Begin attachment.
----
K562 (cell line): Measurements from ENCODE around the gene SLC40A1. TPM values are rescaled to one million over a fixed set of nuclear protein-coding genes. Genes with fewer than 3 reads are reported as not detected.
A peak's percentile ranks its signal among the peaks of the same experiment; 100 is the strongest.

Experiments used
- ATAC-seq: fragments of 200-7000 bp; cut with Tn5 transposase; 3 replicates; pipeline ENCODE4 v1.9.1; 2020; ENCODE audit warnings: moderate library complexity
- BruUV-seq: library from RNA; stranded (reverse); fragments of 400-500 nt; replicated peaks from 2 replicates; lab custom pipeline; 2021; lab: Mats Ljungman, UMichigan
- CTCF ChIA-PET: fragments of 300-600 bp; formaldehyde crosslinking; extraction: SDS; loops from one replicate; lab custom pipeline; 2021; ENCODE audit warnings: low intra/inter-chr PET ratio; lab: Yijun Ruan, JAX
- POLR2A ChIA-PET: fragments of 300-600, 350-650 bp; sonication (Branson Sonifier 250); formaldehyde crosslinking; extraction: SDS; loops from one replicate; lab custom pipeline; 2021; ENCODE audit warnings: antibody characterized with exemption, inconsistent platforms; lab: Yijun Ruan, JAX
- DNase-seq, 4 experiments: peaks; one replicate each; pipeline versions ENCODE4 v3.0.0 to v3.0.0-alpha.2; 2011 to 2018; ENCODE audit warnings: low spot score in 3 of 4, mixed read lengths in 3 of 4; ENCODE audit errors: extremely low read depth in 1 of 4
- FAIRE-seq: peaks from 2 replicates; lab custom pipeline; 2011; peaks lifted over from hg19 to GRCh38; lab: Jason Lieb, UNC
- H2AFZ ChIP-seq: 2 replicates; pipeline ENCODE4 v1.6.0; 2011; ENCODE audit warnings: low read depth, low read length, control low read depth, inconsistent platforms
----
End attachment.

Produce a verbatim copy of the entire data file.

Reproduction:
K562 (cell line): Measurements from ENCODE around the gene SLC40A1. TPM values are rescaled to one million over a fixed set of nuclear protein-coding genes. Genes with fewer than 3 reads are reported as not detected.
A peak's percentile ranks its signal among the peaks of the same experiment; 100 is the strongest.

Experiments used
- ATAC-seq: fragments of 200-7000 bp; cut with Tn5 transposase; 3 replicates; pipeline ENCODE4 v1.9.1; 2020; ENCODE audit warnings: moderate library complexity
- BruUV-seq: library from RNA; stranded (reverse); fragments of 400-500 nt; replicated peaks from 2 replicates; lab custom pipeline; 2021; lab: Mats Ljungman, UMichigan
- CTCF ChIA-PET: fragments of 300-600 bp; formaldehyde crosslinking; extraction: SDS; loops from one replicate; lab custom pipeline; 2021; ENCODE audit warnings: low intra/inter-chr PET ratio; lab: Yijun Ruan, JAX
- POLR2A ChIA-PET: fragments of 300-600, 350-650 bp; sonication (Branson Sonifier 250); formaldehyde crosslinking; extraction: SDS; loops from one replicate; lab custom pipeline; 2021; ENCODE audit warnings: antibody characterized with exemption, inconsistent platforms; lab: Yijun Ruan, JAX
- DNase-seq, 4 experiments: peaks; one replicate each; pipeline versions ENCODE4 v3.0.0 to v3.0.0-alpha.2; 2011 to 2018; ENCODE audit warnings: low spot score in 3 of 4, mixed read lengths in 3 of 4; ENCODE audit errors: extremely low read depth in 1 of 4
- FAIRE-seq: peaks from 2 replicates; lab custom pipeline; 2011; peaks lifted over from hg19 to GRCh38; lab: Jason Lieb, UNC
- H2AFZ ChIP-seq: 2 replicates; pipeline ENCODE4 v1.6.0; 2011; ENCODE audit warnings: low read depth, low read length, control low read depth, inconsistent platforms